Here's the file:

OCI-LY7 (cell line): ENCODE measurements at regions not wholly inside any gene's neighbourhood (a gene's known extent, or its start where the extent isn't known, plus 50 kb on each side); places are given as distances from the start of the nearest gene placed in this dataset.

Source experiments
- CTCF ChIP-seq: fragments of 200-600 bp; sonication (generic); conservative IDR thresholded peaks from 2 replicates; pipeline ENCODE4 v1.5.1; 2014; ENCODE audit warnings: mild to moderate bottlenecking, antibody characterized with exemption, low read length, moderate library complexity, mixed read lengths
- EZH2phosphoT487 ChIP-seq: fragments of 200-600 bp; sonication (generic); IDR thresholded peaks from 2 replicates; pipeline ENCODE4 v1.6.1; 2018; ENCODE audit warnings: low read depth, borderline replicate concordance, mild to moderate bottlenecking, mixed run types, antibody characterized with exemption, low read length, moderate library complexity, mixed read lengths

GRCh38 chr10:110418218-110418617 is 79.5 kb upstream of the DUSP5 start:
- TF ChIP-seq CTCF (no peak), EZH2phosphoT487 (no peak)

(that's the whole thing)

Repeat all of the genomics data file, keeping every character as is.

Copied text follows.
OCI-LY7 (cell line): ENCODE measurements at regions not wholly inside any gene's neighbourhood (a gene's known extent, or its start where the extent isn't known, plus 50 kb on each side); places are given as distances from the start of the nearest gene placed in this dataset.

Source experiments
- CTCF ChIP-seq: fragments of 200-600 bp; sonication (generic); conservative IDR thresholded peaks from 2 replicates; pipeline ENCODE4 v1.5.1; 2014; ENCODE audit warnings: mild to moderate bottlenecking, antibody characterized with exemption, low read length, moderate library complexity, mixed read lengths
- EZH2phosphoT487 ChIP-seq: fragments of 200-600 bp; sonication (generic); IDR thresholded peaks from 2 replicates; pipeline ENCODE4 v1.6.1; 2018; ENCODE audit warnings: low read depth, borderline replicate concordance, mild to moderate bottlenecking, mixed run types, antibody characterized with exemption, low read length, moderate library complexity, mixed read lengths

GRCh38 chr10:110418218-110418617 is 79.5 kb upstream of the DUSP5 start:
- TF ChIP-seq CTCF (no peak), EZH2phosphoT487 (no peak)